Blogger Kiwi December 28, 2019 3:58 PM  

I have a ridiculously large family, which is why for the past 20 or so years I've lived relatively peacefully on a small island with my ocean moat protecting from constant waves of "urgent" interruption.

Unfortunately, this world situation has meant I've had to be on the mainland more, networking, planning, attending seemingly infinite family functions etc. In the back of my mind I know I'm ready to head home if needed, but for now I'll wait.

My neighbours here are good people so it's safe, it's kind of faux rural, a mix of posh and eccentrics or both. Now I actively initiate community, which I haven't been too fussed with in the past, but I've always known how important it is for overall community safety.

As mentioned above, people are hungry for it, like they somehow know it's time to rejoin. Of course not everyone knows how to do this and many grown adults in my neighbourhood have the knowledge of wee children from my hometown. Therefore, I treat them like children, lure them over by letting small cute farm animals free rang out front - they think they've escaped, bless, or grow giant veges, make fires, take them meat from a hunt, home grown wine, honey, mead, fresh picked and dried tea etc (none the norm here). Offer to teach/help them. It's a lot of work, and obviously not possible if Mum and Dad are both working. Biggest mistake IMO, sending women to work outside the home zone.

Blogger Azimus December 28, 2019 4:00 PM  

@21 @31

We can agree to disagree. Naturally of course, you are wrong, but you are free to think whatever you want. :)

To say that "cell phones" have been with us since the 90's is to not even get 10 words into my point. I said "Cell phones, particularly smart phones". Smart phones have been in broad use for about 10 years, and having lived and worked in Chicagoland before that I can tell you we had plenty of Mexicans before that. I'm sure you noticed this too.

I am not prepared to give any more than anecdotal evidence at this time, but I moved from a suburb of Chicago of 90,000 (predominantly Honduran/Mexican) back to the Wisconsin town of my birth of 5,000 (lily white), and the return to my small town was pleasant, specifically for these reasons of community cited here.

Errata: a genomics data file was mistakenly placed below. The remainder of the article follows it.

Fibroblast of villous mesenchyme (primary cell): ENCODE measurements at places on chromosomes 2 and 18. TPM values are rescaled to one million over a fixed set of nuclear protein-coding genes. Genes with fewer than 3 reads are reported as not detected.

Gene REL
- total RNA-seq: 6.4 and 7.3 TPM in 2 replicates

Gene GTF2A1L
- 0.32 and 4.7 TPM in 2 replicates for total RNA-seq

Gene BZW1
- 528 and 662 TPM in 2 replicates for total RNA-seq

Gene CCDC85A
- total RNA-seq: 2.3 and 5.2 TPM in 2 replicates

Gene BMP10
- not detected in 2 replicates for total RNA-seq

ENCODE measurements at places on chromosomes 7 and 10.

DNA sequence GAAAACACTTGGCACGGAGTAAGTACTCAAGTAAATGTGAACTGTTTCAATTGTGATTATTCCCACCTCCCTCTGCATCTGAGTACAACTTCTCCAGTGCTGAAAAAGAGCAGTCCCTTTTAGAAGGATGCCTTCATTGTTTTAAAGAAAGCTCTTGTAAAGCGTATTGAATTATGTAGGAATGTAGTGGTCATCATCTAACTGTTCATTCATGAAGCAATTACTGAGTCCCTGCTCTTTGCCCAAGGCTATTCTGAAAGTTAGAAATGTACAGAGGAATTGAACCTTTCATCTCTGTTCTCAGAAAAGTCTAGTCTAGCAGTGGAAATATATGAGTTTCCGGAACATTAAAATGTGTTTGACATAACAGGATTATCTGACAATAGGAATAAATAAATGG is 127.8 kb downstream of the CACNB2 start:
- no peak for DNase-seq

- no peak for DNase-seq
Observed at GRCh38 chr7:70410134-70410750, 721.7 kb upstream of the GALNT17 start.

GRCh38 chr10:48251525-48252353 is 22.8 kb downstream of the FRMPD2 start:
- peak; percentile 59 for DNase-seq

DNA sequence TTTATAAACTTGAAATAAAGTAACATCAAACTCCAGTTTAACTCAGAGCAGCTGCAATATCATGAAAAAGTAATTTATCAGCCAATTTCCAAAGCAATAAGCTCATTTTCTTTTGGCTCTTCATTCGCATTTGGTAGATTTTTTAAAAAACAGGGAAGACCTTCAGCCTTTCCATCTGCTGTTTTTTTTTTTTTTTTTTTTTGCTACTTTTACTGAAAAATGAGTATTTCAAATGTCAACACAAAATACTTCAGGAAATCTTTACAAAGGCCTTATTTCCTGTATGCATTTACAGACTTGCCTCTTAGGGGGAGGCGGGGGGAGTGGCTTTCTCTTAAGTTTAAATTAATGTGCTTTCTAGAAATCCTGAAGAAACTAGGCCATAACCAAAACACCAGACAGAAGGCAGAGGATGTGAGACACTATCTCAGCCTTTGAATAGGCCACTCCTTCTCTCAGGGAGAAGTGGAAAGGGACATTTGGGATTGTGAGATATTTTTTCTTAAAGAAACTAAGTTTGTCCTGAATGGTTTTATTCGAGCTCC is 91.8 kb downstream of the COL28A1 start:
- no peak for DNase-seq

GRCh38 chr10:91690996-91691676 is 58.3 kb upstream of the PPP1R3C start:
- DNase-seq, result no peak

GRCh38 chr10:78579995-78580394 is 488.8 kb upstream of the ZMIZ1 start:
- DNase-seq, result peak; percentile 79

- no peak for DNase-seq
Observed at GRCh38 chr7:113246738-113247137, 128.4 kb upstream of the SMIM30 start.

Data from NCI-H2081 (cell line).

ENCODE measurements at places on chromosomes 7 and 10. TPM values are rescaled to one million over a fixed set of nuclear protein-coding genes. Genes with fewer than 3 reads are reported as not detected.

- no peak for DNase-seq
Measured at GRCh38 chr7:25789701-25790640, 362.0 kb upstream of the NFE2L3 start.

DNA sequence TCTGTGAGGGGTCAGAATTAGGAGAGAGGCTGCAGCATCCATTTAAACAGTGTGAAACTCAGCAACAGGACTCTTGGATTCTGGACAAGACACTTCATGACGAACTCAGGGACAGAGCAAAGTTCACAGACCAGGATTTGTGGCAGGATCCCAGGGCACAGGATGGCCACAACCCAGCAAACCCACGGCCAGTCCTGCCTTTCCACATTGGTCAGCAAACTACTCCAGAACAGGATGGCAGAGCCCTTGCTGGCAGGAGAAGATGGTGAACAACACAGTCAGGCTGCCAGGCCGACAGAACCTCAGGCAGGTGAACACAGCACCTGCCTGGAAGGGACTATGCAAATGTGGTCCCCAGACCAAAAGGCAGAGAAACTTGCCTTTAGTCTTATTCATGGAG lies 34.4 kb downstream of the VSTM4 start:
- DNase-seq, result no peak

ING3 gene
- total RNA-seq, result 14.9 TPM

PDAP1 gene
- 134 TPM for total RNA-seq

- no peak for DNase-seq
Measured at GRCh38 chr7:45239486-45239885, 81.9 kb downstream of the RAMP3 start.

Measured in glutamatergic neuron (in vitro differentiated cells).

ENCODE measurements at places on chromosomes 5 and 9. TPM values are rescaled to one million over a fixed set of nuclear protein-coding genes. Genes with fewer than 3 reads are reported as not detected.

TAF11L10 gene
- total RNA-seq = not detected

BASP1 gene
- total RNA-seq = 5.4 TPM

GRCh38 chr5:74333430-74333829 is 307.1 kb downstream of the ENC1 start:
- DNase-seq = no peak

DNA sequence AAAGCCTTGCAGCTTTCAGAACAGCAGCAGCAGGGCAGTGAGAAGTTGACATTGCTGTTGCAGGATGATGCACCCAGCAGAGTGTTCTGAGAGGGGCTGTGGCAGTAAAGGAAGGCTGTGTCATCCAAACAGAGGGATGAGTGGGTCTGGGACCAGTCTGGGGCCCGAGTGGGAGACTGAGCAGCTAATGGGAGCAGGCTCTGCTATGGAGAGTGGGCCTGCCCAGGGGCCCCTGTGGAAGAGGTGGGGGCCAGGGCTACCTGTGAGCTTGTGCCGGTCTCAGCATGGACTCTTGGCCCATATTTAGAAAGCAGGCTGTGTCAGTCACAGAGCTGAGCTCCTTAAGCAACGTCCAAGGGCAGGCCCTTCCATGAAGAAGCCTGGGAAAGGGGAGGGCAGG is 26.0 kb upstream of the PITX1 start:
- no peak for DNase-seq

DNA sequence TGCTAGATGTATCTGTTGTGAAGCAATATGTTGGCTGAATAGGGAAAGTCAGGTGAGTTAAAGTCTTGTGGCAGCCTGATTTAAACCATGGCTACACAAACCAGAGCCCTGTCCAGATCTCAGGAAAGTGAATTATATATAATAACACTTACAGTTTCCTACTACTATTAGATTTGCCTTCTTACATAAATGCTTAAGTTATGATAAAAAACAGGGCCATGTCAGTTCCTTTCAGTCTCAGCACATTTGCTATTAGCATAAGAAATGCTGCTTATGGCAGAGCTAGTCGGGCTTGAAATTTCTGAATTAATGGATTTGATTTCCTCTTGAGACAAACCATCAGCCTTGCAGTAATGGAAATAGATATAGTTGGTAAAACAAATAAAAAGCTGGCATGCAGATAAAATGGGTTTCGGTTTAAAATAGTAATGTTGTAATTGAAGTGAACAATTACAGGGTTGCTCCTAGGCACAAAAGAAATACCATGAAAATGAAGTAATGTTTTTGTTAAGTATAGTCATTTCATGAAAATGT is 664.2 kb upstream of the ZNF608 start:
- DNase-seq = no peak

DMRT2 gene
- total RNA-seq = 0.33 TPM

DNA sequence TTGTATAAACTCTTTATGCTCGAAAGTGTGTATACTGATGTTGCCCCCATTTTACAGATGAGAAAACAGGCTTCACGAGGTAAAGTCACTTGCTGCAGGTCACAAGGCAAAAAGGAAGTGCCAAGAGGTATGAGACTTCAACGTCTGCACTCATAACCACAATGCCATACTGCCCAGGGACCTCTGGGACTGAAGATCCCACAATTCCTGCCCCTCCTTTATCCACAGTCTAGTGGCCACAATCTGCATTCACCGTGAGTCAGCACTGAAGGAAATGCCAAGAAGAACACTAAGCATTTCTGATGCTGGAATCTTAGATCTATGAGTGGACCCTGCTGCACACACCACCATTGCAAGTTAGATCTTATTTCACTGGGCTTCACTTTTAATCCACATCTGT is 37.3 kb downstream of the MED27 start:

I remember being so pleased when a woman walking her dog would smile pleasantly and say something innocuous about the weather, instead of crossing the street a half a block before I reached her and recrossing a half a block after I passed her. The difference was palpable.

Now walking through my town, most people whip out their godforsaken smart phones and pretend to "be busy" when they pass you. In the queue at the grocery store they whip out their phones. When they take their toddlers to dinner at restaurants they ignore their beautiful children completely and worship the glowing rectangular god. At baseball games, parents don't even watch their kids play - too busy worshipping. At baptisms, Christmas recitals, funerals, banquets, you name it, adults are on their phones. And I am not confusing "taking pictures" with worshipping the glowing rectangular god - it is easy to see by the position of the hands and the blank, zombie-like look on their face what they are doing.

If you don't see this, then you are in an area strangely innoculated against this problem, and the best kept secret of the modern world. Smart phones are responsible for the atomization of culture. You can make the (fallacious, in my opinion) argument that they fill the void where community was, but even if that true THEY'VE FILLED THE VOID, there's no way for anything else to get in where community used to be.

I could go on. I've said enough. If you want to argue that Subhradeep Dutta of Edina, Minnesota is a bigger problem than the entire civilization being addicted to dopamine rushes from their little battery powered idols, I guess I will hear you out. But saying that smart phones/cell phones are not also a very destructive force on community is simply untrue.

Blogger VFM #7634 December 28, 2019 4:22 PM  

Now much of that production has moved to South America, and it isn't coming back.

Corn and soybeans are fungible. If China shifts to buying soybeans from Argentina and Brazil, Europe and other countries who used to buy from Argentina and Brazil will be forced to buy from us.

Blogger Ransom Smith December 28, 2019 4:47 PM  

Smart phones have been in broad use for about 10 years
Palm pilots came out in the late 90s and blackberry around that same time.
I knew more than one person in the mis 2000s, teenage like me, who had blackberries or something similar.
I barely knew anyone on my street in the 90s because they were from either out of town or had no kids my age. Societal disconnect started way earlier than 2007 when the iPhone first out.
But saying that smart phones/cell phones are not also a very destructive force on community is simply untrue.
Don't Boomer post this hard.

Blogger bramley December 28, 2019 5:28 PM